All the solid angles of the polyhedron are congruent. A regular polyhedron has all of three related spheres which share its centre: An insphere, tangent to all faces. An intersphere or midsphere, tangent to all edges. A circumsphere, tangent to all vertices; the regular polyhedra are the most symmetrical of all the polyhedra. They lie in just three symmetry groups, which are named after them: Tetrahedral Octahedral Icosahedral Any shapes with icosahedral or octahedral symmetry will contain tetrahedral symmetry; the five Platonic solids have an Euler characteristic of 2. This reflects that the surface is a topological 2-sphere, so is true, for example,of any polyhedron, star-shaped with respect to some interior point; the sum of the distances from any point in the interior of a regular polyhedron to the sides is independent of the location of the point. However, the converse does not hold, not for tetrahedra. In a dual pair of polyhedra, the vertices of one polyhedron correspond to the faces of the other, vice versa.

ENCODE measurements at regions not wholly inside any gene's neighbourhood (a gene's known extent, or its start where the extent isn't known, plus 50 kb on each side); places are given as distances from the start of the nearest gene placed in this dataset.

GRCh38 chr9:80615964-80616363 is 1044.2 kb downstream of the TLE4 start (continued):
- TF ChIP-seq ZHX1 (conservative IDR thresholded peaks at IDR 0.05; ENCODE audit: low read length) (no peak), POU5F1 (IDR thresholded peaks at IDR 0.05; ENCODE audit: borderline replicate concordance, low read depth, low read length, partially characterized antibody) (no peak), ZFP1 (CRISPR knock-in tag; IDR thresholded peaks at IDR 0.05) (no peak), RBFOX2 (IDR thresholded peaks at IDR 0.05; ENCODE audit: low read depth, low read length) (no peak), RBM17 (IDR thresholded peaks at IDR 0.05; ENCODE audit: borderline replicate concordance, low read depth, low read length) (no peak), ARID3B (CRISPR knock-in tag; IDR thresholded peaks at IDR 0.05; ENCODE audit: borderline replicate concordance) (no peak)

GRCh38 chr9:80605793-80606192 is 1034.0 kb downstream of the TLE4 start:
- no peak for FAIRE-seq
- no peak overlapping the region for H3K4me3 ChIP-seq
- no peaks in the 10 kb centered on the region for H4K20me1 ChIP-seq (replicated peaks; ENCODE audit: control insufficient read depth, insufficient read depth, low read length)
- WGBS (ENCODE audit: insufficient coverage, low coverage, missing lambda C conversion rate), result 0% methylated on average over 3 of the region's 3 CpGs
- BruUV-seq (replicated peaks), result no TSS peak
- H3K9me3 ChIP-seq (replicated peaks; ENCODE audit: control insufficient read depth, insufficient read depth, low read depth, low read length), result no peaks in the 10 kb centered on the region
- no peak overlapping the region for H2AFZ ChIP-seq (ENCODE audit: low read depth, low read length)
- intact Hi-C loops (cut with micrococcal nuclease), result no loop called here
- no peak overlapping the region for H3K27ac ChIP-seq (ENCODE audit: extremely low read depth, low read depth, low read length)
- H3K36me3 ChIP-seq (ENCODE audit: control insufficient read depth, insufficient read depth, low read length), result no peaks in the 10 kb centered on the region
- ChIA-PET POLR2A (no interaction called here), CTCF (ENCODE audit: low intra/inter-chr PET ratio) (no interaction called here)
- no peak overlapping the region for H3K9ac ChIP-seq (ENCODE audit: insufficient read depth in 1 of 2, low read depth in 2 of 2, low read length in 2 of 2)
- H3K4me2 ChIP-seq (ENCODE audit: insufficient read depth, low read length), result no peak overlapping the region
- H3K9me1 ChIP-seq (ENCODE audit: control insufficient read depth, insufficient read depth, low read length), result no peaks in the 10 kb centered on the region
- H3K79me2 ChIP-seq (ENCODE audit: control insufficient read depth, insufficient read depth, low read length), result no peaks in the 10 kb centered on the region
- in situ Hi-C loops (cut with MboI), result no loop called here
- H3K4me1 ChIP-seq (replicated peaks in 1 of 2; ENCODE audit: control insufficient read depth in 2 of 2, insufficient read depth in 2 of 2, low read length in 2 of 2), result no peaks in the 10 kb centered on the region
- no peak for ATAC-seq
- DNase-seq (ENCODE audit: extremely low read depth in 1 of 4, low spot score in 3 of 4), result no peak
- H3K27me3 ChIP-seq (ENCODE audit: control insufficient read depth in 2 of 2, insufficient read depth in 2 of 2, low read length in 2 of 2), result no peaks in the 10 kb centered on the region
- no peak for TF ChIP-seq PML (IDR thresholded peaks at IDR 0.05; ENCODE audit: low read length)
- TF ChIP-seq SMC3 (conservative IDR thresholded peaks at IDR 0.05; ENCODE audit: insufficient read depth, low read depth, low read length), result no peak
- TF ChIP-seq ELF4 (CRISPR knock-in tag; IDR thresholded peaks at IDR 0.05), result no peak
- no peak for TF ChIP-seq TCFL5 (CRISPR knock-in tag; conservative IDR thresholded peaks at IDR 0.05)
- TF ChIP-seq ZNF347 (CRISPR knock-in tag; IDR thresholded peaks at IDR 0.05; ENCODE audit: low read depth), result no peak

The regular polyhedra show this duality as follows: The tetrahedron is self-dual, i.e. it pairs with itself. The cube and octahedron are dual to each other; the icosahedron and dodecahedron are dual to each other. The small stellated dodecahedron and great dodecahedron are dual to each other; the great stellated dodecahedron and great icosahedron are dual to each other. The Schläfli symbol of the dual is just the original written backwards. Stones carved in shapes resembling clusters of spheres or knobs have been found in Scotland and may be as much as 4,000 years old; some of these stones show not only the symmetries of the five Platonic solids, but some of the relations of duality amongst them. Examples of these stones are on display in the John Evans room of the Ashmolean Museum at Oxford University. Why these objects were made, or how their creators gained the inspiration for them, is a mystery. There is doubt regarding the mathematical interpretation of these objects, as many have non-platonic forms, only one has been found to be a true icosahedron, as opposed to a reinterpretation of the icosahedron dual, the dodecahedron.